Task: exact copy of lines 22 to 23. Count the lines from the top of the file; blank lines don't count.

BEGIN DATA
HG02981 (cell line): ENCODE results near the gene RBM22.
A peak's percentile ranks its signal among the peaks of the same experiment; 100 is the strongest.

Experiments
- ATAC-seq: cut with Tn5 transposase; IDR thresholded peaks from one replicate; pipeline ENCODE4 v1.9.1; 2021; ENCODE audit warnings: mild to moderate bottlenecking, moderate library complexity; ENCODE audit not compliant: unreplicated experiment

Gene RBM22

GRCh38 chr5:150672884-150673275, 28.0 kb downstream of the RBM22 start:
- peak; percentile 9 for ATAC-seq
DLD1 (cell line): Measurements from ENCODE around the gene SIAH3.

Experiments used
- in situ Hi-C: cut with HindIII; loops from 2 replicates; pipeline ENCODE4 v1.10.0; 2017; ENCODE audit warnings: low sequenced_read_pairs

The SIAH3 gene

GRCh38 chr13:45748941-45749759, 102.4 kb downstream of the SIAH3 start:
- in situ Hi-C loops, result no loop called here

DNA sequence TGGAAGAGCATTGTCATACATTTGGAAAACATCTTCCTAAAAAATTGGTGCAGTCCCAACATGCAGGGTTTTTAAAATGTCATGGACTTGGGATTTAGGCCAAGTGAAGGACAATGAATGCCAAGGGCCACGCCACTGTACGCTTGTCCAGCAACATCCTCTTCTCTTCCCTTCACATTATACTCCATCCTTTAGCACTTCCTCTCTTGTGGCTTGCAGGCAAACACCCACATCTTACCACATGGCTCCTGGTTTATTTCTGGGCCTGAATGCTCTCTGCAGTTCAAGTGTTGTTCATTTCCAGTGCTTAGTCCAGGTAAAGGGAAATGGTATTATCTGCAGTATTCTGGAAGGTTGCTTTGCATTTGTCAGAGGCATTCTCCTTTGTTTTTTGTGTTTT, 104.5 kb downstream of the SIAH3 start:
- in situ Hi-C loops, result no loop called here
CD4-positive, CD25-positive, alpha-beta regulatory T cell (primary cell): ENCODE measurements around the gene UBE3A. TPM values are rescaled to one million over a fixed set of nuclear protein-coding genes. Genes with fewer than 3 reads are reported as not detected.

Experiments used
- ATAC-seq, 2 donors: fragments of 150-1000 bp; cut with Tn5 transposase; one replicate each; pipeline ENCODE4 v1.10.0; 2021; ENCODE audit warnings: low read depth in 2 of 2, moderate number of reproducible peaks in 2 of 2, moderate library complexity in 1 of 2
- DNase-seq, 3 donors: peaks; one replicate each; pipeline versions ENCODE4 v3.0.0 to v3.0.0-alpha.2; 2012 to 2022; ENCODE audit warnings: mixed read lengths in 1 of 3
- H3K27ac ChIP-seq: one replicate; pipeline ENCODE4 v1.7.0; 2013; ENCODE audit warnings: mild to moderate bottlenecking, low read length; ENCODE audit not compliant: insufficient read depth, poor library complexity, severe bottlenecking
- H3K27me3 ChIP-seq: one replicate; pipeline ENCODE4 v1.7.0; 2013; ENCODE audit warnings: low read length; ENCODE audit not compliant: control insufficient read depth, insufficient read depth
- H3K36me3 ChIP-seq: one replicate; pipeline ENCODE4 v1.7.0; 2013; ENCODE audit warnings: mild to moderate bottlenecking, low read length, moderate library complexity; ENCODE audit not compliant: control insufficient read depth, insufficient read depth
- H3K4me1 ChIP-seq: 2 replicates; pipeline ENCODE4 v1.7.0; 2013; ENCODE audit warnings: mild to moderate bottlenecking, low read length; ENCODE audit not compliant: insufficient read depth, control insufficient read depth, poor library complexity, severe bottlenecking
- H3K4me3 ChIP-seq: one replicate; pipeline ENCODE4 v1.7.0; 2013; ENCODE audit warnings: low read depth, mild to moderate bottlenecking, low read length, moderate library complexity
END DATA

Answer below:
- H3K36me3 ChIP-seq: one replicate; pipeline ENCODE4 v1.7.0; 2013; ENCODE audit warnings: mild to moderate bottlenecking, low read length, moderate library complexity; ENCODE audit not compliant: control insufficient read depth, insufficient read depth
- H3K4me1 ChIP-seq: 2 replicates; pipeline ENCODE4 v1.7.0; 2013; ENCODE audit warnings: mild to moderate bottlenecking, low read length; ENCODE audit not compliant: insufficient read depth, control insufficient read depth, poor library complexity, severe bottlenecking